Olga Kokorina (RUS)
Honor Masters Swimmer (2022)
INTERNATIONAL HIGHLIGHTS: 34 FINA MASTERS WORLD RECORDS, WORLD POINTS-1281, COMPETED IN 4 AGE GROUPS (75-79 THROUGH 90-94); TOP TEN: 16 TIMES; 25 LONG COURSE AND 9 SHORT COURSE FINA BREASTSTROKE AND I.M. MASTERS WORLD RECORDS, EIGHT OF THEM STILL STANDING. IN WORLD RANKINGS SINCE 1998, SHE HAS 44- NUMBER 1, 6- NUMBER 2 AND 5 – NUMBER 3 LONG COURSE AND 13- NUMBER 1 AND 2- NUMBER 2 SHORT COURSE FOR A TOTAL OF 57- NUMBER 1, 8- NUMBER 2 AND 5- NUMBER 3 TOTAL WORLD RANKINGS IN THE BREASTSTROKE, BACKSTROKE, FREESTYLE AND I.M. SHE COMPETED IN 5 FINA WORLD CHAMPIONSHIPS (2000, 2004, 2006, 2010, 2012) WINNING 18 GOLD AND 2 SILVER MEDALS
Russia’s Olga Kokorina, born in 1923, was a swimmer her entire life. As a young adult, she was a nine-time winner of the USSR championships. In the early 1950’s, she graduated from the Leningrad Institute of Physical Culture and for many years she worked as a swimming coach, where she prepared more than one generation of champion swimmers.
Olga did not begin competing as a Masters swimmer until 1998, when Masters swimming began in Russia. At 75 years old, she began breaking world records in almost every competition she took part in. In that first year, 1998, she decided to risk it all and flew to the United States using all her money to take part in the World Masters Games in Portland, Oregon, where she won three gold medals and established a world record in the 100m breaststroke. The next year at the European Championships in Innsbruck, won three gold medals and broke two world records.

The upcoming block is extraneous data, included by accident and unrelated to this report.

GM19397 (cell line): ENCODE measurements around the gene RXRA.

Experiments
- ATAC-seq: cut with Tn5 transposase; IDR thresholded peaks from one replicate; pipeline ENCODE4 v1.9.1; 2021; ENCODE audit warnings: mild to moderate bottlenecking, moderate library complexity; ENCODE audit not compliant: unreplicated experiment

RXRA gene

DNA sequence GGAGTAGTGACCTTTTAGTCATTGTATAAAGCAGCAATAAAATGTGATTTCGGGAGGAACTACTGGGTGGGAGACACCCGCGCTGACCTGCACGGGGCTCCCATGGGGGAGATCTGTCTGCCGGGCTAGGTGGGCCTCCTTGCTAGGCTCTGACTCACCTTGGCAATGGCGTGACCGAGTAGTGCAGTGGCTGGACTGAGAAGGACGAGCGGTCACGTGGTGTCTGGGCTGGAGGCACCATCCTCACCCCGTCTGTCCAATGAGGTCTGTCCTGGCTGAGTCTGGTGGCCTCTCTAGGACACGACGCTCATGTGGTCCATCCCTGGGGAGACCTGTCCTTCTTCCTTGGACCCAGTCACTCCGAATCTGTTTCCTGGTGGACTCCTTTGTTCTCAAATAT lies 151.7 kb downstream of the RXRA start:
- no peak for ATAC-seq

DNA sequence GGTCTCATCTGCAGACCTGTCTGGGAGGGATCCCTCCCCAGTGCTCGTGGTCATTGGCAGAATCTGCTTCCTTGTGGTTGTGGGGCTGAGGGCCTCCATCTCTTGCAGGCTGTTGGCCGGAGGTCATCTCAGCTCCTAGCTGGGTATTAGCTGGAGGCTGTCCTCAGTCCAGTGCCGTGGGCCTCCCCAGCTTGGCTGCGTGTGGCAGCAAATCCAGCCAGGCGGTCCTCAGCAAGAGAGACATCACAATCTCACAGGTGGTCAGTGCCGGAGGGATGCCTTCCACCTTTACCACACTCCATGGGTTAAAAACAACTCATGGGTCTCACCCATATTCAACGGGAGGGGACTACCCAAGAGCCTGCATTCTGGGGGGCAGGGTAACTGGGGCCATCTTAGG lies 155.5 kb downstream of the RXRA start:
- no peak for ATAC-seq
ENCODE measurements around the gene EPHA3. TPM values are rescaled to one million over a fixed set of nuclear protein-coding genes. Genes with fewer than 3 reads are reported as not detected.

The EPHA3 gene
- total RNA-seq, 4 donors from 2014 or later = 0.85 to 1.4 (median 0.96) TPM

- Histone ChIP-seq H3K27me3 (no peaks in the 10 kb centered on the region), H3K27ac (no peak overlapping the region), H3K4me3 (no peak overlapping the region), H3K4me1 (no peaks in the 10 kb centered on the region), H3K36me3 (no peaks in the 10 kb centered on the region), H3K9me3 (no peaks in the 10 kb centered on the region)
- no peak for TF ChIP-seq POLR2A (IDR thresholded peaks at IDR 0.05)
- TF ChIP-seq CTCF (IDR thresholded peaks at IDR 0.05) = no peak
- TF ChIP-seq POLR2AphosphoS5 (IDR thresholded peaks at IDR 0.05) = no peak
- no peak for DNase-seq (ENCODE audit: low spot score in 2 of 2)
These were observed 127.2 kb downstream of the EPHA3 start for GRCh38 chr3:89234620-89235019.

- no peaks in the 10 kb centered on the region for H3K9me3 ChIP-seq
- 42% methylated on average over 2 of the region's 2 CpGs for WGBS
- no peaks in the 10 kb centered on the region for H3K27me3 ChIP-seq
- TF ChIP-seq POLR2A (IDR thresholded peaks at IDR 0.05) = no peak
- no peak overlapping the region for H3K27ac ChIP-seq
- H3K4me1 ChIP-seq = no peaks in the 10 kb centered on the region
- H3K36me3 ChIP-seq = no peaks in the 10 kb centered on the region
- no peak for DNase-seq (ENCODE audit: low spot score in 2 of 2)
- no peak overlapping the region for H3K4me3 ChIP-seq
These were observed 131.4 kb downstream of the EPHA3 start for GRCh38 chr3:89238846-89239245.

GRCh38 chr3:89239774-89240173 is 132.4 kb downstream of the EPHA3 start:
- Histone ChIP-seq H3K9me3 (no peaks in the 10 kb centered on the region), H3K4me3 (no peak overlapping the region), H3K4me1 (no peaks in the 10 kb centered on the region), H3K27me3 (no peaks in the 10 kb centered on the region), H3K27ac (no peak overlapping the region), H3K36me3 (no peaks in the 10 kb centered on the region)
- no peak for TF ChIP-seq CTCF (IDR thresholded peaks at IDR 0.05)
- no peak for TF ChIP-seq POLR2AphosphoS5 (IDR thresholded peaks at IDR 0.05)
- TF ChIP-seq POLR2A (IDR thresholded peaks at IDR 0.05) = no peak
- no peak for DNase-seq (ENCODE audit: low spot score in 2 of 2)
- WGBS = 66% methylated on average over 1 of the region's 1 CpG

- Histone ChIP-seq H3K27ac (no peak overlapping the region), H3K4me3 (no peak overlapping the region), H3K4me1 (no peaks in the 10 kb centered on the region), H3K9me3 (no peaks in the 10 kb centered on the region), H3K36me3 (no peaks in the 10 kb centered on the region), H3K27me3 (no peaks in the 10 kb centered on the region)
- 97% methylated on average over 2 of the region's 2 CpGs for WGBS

In 2001 at the European Masters Championships in Spain, she became the first woman over 75 to break the 50 second barrier in the 50M breaststroke. She stopped the clock at :49.52 seconds, destroying the European standard of :52.29 that she had set at the same championships two years prior. She also dipped under the world record of :50.65, set by Japan’s Satoko Suzuki in 1999.
In January 2013 Olga entered a new age group of 90-94. When she saw the records table, she realized it was possible to better nine to eleven world records. The big decision was, at what events? Olga chose the Open Championship of France (sc) where she competed in six events, breaking four world records. In April, she swam in the Open Championship of Russia (lc) where she added another two world records. In June, she broke another two world records at the St. Petersburg Open (lc). In September, she broke yet another two world records at the European Championship (lc). To close out the year, she traveled to the Open Cup of Russia (sc) and added another two records, putting her total for the year at 12 world records. With all her achievements, she was easily named the 2013 Masters Swimmer of the Year by Swimming World Magazine.
In her 17 years in Masters swimming, she broke 34 world records and won more than 50 gold medals. Olga Kokorina passed away in January of this year.